|Publication number||US4904434 A|
|Application number||US 07/263,915|
|Publication date||Feb 27, 1990|
|Filing date||Oct 28, 1988|
|Priority date||Oct 28, 1988|
|Publication number||07263915, 263915, US 4904434 A, US 4904434A, US-A-4904434, US4904434 A, US4904434A|
|Inventors||Michael L. Hyer|
|Original Assignee||Jmk International, Inc.|
|Export Citation||BiBTeX, EndNote, RefMan|
|Patent Citations (12), Referenced by (12), Classifications (27), Legal Events (6)|
|External Links: USPTO, USPTO Assignment, Espacenet|
1. Field of the Invention
This invention relates in general to forming wiper blades for windshield wipers, and in particular to a method of forming an improved wiper blade utilizing an extrusion process.
2. Description of the Prior Art
Wiper blades, particularly those used in wiping vehicular windshields, are required to operate under a variety of adverse conditions. Such blades are typically formed of rubber, or rubber-like materials, and are forced into engagement with the vehicular windshield to clean dirt, dust and foreign matter as well as water from the windshield. U.S. Pat. No. 3,035,297, issued to Overman et al, May 22, 1962, is typical of the prior art manufacturing technique in which a wiper blade is molded in a mold in edge-to-edge relation, the dual blades being separated after curing in the mold by a single cut which simultaneously exposes a rubber edge on each blade.
A need exists for a wiper blade having improved edge quality which avoids pitting and inequalities in the edge surface of the blade.
A need also exists for an improved wiper blade which avoids streaking the windshield and which provides higher visibility during rain.
In the method of the invention, a continuous length of curable elastomer is extruded through a die having a die opening which is shaped to produce a pair of wiper blades joined at a mid-section thereof in edge-to-edge relation. In the next step of the method, the mid-section of the continuous length of extruded elastomer is scored to produce a score line. The continuous length of extruded elastomer is then cured and thereafter the length of continuous elastomer is separated into two separate lengths of wiper blade by dividing the length of continuous elastomer along the score line.
Preferably, the curable elastomer is a silicone rubber. The continuous length of silicone rubber is cured and then separated into two separate lengths of wiper blade while it is at a temperature above ambient by pulling the separate lengths apart along the score line. The separate lengths of wiper blade can then be cut into individual wiper-sized segments of any desired length.
Additional objects, features and advantages will be apparent in the written description which follows.
FIG. 1 is a simplified, schematic view of the overall process of the invention;
FIG. 2 is an isolated view of the extrusion die used in the extrusion step of the process of FIG. 1;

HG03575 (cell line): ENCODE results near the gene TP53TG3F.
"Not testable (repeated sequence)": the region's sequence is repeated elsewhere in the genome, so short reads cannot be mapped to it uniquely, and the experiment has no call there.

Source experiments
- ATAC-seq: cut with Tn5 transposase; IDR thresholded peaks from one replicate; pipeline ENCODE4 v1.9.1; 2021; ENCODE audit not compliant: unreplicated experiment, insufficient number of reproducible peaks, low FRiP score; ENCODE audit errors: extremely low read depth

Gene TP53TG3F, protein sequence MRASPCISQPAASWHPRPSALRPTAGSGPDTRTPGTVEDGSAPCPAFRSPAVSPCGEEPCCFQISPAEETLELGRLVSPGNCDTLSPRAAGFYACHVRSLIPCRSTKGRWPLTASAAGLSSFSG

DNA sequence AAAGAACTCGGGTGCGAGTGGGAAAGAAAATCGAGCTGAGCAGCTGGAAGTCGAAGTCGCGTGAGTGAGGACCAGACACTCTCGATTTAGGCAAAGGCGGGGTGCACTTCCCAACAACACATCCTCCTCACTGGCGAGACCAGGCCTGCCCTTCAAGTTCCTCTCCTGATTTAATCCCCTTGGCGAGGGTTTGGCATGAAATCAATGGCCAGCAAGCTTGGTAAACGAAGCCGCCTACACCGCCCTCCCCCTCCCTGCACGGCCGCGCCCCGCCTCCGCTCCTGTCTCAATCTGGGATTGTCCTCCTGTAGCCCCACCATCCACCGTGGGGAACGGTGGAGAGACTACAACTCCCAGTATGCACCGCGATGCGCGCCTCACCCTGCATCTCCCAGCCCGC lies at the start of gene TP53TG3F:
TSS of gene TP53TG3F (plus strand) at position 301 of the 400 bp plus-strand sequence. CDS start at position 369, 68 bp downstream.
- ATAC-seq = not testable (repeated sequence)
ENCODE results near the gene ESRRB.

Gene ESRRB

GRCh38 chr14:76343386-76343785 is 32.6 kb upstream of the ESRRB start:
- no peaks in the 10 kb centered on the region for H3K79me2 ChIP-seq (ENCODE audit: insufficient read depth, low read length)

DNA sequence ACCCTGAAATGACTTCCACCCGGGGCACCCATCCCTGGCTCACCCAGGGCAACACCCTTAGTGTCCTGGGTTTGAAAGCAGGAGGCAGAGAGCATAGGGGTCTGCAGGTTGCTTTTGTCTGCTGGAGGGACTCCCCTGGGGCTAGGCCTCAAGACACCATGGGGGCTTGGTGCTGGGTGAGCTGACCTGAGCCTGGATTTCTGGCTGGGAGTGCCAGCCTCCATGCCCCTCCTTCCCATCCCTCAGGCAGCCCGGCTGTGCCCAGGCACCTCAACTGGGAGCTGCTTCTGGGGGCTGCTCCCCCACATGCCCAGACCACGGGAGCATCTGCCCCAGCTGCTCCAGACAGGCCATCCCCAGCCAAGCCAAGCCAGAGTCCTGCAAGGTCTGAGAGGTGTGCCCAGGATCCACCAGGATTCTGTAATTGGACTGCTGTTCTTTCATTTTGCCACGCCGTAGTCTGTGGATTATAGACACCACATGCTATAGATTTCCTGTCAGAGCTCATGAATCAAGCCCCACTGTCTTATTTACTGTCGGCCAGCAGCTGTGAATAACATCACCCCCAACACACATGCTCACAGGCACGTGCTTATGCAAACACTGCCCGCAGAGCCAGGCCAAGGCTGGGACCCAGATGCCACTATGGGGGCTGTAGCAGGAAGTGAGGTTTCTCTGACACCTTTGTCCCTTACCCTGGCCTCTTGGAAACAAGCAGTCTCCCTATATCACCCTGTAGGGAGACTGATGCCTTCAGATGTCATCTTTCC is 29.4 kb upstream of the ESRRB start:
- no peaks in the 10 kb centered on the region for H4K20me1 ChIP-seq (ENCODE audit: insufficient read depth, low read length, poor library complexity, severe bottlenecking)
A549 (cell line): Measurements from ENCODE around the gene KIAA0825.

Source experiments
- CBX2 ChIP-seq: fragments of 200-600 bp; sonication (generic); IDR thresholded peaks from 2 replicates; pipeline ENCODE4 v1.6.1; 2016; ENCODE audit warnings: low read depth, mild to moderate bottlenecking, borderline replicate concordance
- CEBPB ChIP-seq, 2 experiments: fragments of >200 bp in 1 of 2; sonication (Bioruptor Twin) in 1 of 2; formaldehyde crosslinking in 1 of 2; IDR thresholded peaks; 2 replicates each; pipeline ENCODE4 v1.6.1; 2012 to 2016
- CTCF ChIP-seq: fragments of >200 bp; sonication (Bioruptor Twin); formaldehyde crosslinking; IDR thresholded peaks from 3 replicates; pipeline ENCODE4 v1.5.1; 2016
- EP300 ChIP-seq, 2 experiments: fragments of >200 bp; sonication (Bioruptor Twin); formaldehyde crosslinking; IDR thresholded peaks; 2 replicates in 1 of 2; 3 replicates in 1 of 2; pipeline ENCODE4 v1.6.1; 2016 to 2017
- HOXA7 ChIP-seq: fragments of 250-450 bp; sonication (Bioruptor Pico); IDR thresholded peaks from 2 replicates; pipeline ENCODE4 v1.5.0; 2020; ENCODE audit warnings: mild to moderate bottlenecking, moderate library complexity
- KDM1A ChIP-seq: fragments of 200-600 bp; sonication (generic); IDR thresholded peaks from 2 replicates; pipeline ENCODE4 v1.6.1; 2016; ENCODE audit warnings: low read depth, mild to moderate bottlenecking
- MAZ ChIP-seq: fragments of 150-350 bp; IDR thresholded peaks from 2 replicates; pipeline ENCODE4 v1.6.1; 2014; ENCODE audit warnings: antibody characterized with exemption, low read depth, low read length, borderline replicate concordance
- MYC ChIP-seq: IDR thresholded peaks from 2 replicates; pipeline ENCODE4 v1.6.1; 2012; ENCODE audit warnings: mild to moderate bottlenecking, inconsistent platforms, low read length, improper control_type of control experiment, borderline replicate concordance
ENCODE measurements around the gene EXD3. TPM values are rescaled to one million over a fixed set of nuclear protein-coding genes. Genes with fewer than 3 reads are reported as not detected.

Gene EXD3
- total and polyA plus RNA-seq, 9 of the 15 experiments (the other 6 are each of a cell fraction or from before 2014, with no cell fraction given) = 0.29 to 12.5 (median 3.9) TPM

FIG. 3 is a perspective view of a pair of wiper blades formed by the process of FIG. 1; and
FIG. 4 is a cross-sectional view of a single wiper blade taken along lines IV--IV in FIG. 3.
Referring to FIG. 1, the first step in the method of forming a wiper blade is to extrude a continuous length of a curable elastomer 11 from an extruder 13. The curable elastomer useful in practicing the present invention will include any curable materials capable of being formed by the method of the invention to the required shape. Silicone rubber compositions are preferred because of their stability and weatherability characteristics. A typical composition of the type known in the art will contain about 100 parts silicone polymer, about 40 parts filler, from about 0.5 to 2.0 parts vulcanizing catalyst, and 0 to 10 parts of other enhancement additives.
Typical silicone polymers will include dimethyl polysiloxane polymers with optional vinyl groups replacing methyl groups on the polymer chain. The vinyl level will be about 0 to 5 mole percent with the molecular weight of the polymer typically being above one million
Typical fillers include fume silica, precipitated silica, ground quartz, calcium carbonate and iron oxide. Other conventional enhancement additives can be present as well, such as heat stabilizer, structure control additives, process aids and pigments.
The extruder 13 for the extrusion step is a conventional extruder having a hopper 15 which feeds into a hot cylinder. The heat softens the elastomer and it is forced by one or more spiral screws (not shown) out through a die 17 having a die orifice. The die orifice forms the cross-sectional shape of the continuous mass of elastomer as it passes through in conventional fashion. Extrusion processes of the type described are well known in the art and discussed, for example, in "Introduction To Plastics", L. K. Arnold, Iowa State University Press, 1968, pages 46-49.
FIG. 2 is a detailed view of the special die 17 used in the practice of the method of the invention. The die 17 includes a die opening 19 which is shaped to produce a pair of wiper blades 21, 23 joined at a midsection 25 thereof in edge-to-edge relation.
The die 17 also includes an adjustable scoring mechanism, such as adjustable blades 27, 29. The blade tips 31 are not in contact but are spaced apart a preselected distance to score the continuous length of elastomer along the top and bottom surfaces 33, 35 thereof to a depth less than the thickness of the continuous length of elastomer. The blades 27, 29 can be adjusted by means of screws 37, 39 mounted on the die which are carried in vertical slots provided in the blades. The continuous length of extruded elastomer 11 which has been scored at the die 17 is then passed to a curing station. For instance, in the embodiment shown in FIG. 1, the curing station is a continuous vulcanizer 41 which is preferably a liquid medium such a eutechtic salt bath through which the elastomer is drawn. The salt bath is conventional and contains a liquid salt at a temperature from about 350° to 450° F. The viscosity of the salt at operating temperatures will be similar to water.
In order to be heat vulcanizable, the curable elastomer preferably contains a heat-activated catalyst such as dicumyl peroxide or 2:4 dichlorobenzoyl peroxide or mixtures thereof. It will be apparent that in addition to the preferred salt bath continuous vulcanizer 41 that any continuous vulcanizable method can be utilized. For instance, the vulcanizing step can as easily be performed by a hot air vulcanizing tunnel. Also, the continuous length of elastomer 11 could be cured without a heat activated catalyst, as by using infra red radiation or gamma radiation techniques familiar to those skilled in the art. It is only necessary that the previously formed and scored curable elastomer be cured such that the material can be divided and formed as subsequently described.